The media and newspaper industry in Bangladesh face two major challenges: First, economical challenges, and second, the repression by the government that has stifled the freedom of expression and has made various attempts to silence critical coverage, writes Mohammad Kepayet for South Asia Monitor
The mass media in Bangladesh is going through the worst time in history. On the one hand, the pandemic is raging; on the other hand, the controversial Digital Security Act (DSA) is raising concerns about free speech in the South Asian nation. It could not be a worse time for the once-vibrant Bangladesh media industry.
The newspaper industry in Bangladesh is facing serious trouble in both reaching the readers and continuing publishing its print editions in the prevailing coronavirus situation. No wonder that the publication of around eight to nine mainstream national dailies in Dhaka has been suspended, while some will shut down soon. Several magazines have closed their print editions. This phenomenon may not be only limited to Bangladesh alone. It is seen all over the globe and is due to the spread of COVID-19.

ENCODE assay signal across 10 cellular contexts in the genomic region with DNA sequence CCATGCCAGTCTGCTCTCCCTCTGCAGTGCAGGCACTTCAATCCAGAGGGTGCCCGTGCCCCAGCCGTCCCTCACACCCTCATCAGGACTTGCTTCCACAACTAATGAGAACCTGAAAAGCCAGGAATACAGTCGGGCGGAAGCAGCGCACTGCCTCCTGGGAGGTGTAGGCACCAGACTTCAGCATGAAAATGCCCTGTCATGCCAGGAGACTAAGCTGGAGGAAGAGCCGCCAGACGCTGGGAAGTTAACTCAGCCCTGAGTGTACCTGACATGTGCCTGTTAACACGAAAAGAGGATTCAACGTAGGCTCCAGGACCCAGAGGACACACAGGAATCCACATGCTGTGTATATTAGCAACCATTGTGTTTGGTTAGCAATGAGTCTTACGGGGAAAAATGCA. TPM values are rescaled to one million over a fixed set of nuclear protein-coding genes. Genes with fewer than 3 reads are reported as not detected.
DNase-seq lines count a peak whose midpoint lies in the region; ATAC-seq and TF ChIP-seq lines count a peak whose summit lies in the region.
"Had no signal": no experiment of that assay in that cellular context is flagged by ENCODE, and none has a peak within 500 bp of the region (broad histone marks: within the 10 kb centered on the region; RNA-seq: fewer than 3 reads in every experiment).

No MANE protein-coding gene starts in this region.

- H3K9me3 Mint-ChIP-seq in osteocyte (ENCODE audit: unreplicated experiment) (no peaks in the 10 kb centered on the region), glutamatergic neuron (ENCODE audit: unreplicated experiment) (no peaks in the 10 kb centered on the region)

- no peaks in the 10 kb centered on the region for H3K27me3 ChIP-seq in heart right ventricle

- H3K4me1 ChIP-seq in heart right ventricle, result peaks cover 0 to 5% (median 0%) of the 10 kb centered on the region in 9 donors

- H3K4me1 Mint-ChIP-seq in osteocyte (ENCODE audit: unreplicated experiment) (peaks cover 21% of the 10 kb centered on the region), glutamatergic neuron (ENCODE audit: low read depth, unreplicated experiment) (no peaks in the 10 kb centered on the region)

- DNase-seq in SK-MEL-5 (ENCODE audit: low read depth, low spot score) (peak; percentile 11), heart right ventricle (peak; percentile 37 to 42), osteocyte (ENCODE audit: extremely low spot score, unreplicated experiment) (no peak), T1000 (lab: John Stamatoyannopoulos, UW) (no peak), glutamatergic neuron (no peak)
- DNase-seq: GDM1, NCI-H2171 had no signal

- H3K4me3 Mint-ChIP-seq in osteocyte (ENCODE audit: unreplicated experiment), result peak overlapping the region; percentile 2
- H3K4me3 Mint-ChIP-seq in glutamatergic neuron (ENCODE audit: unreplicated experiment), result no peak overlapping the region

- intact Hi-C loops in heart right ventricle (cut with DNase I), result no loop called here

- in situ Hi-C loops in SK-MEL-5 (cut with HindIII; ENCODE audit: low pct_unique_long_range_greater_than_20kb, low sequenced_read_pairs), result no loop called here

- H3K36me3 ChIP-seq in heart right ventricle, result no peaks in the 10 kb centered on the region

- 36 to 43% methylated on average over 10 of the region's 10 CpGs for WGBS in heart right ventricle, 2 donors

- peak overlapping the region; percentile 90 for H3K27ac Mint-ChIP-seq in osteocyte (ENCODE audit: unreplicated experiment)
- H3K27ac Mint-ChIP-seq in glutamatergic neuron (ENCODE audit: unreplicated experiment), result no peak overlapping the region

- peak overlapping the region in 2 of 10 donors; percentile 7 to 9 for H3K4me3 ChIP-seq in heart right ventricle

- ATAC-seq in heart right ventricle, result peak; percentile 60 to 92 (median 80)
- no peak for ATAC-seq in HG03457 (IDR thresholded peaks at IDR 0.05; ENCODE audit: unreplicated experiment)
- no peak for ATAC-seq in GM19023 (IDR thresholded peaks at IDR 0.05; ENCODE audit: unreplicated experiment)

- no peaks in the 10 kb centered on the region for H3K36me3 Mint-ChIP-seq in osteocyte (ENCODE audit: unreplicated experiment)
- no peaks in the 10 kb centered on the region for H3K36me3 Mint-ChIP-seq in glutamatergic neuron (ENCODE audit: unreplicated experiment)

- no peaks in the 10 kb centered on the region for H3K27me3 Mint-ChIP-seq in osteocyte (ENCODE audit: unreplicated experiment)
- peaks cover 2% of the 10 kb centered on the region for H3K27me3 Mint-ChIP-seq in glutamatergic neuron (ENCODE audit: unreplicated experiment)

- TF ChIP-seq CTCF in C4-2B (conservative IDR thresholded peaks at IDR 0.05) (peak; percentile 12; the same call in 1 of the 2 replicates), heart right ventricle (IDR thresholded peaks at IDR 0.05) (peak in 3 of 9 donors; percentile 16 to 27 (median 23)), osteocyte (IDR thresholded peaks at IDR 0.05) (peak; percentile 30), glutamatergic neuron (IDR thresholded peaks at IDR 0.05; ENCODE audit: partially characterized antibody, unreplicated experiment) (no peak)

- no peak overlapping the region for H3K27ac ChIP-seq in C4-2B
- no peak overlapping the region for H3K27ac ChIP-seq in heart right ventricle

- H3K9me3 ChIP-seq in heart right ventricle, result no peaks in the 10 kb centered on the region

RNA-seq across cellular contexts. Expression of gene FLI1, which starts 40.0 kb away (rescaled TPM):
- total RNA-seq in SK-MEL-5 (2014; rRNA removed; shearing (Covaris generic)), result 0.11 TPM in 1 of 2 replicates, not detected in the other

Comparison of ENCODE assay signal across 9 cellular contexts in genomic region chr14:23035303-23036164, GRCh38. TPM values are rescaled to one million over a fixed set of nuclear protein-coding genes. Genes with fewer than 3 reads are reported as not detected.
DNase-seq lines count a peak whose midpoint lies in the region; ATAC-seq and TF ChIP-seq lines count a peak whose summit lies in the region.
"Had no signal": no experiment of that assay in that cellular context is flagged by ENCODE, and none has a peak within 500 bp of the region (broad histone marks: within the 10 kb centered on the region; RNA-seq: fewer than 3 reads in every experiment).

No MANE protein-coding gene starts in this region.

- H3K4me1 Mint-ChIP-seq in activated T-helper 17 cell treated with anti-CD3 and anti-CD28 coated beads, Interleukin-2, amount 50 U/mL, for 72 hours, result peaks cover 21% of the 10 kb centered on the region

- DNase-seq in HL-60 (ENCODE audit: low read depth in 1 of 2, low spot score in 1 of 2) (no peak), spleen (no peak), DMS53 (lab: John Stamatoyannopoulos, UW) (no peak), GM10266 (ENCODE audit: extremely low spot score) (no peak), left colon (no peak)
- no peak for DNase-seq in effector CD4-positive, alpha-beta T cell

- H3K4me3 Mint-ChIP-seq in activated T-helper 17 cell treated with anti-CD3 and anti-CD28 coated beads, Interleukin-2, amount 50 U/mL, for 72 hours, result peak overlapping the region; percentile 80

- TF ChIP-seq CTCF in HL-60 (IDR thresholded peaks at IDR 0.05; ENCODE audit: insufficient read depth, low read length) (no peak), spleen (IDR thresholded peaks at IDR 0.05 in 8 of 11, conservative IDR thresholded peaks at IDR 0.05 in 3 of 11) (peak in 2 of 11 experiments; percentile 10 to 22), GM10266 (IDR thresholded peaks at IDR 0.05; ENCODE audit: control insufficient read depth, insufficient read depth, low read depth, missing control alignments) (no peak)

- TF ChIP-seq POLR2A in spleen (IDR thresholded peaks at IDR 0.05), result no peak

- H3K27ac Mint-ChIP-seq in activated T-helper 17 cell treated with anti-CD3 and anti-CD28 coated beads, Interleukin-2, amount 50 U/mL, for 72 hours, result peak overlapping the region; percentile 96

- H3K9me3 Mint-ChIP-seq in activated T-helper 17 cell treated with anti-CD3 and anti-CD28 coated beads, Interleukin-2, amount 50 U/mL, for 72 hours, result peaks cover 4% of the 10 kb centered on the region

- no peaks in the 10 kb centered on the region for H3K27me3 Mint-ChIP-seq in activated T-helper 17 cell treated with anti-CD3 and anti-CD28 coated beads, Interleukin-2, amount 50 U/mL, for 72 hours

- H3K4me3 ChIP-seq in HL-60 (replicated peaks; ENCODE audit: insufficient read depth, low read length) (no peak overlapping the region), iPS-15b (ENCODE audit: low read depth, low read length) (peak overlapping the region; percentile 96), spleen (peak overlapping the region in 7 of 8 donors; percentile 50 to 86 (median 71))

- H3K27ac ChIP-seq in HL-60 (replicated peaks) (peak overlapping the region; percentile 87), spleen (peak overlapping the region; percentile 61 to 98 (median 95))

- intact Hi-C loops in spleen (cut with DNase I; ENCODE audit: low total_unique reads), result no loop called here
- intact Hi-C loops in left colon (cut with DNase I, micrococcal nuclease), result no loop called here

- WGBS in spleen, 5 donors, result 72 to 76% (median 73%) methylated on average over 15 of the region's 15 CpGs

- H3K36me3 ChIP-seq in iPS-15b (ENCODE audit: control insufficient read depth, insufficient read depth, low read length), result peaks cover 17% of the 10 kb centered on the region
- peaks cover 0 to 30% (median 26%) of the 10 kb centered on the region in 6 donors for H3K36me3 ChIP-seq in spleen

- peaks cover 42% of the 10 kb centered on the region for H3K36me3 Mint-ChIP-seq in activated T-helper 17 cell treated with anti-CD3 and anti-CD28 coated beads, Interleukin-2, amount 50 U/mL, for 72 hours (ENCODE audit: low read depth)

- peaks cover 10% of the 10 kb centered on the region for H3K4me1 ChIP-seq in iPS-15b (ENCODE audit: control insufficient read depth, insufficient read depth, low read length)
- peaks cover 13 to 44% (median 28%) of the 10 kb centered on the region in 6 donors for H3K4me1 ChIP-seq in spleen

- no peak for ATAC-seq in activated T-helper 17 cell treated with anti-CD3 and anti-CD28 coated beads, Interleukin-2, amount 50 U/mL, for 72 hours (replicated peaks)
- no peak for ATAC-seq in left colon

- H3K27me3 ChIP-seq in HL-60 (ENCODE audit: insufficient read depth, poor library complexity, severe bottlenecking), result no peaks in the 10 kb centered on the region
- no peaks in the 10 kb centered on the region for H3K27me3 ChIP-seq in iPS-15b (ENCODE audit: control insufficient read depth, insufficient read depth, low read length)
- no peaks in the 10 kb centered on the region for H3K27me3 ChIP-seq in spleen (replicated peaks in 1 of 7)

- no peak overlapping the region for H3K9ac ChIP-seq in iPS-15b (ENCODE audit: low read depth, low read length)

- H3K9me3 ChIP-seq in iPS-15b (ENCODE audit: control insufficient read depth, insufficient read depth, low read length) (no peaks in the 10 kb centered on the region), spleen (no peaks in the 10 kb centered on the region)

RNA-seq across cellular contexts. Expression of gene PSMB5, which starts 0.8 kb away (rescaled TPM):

Newspaper business badly hit
Although the World Health Organisation (WHO) has stated that newspapers are not transmitters of COVID-19, but many people in Dhaka have stopped buying outside products, including newspapers. And that has greatly affected the business of newspaper publishing. Newspaper sales in the capital fell by an average of 60 percent in July.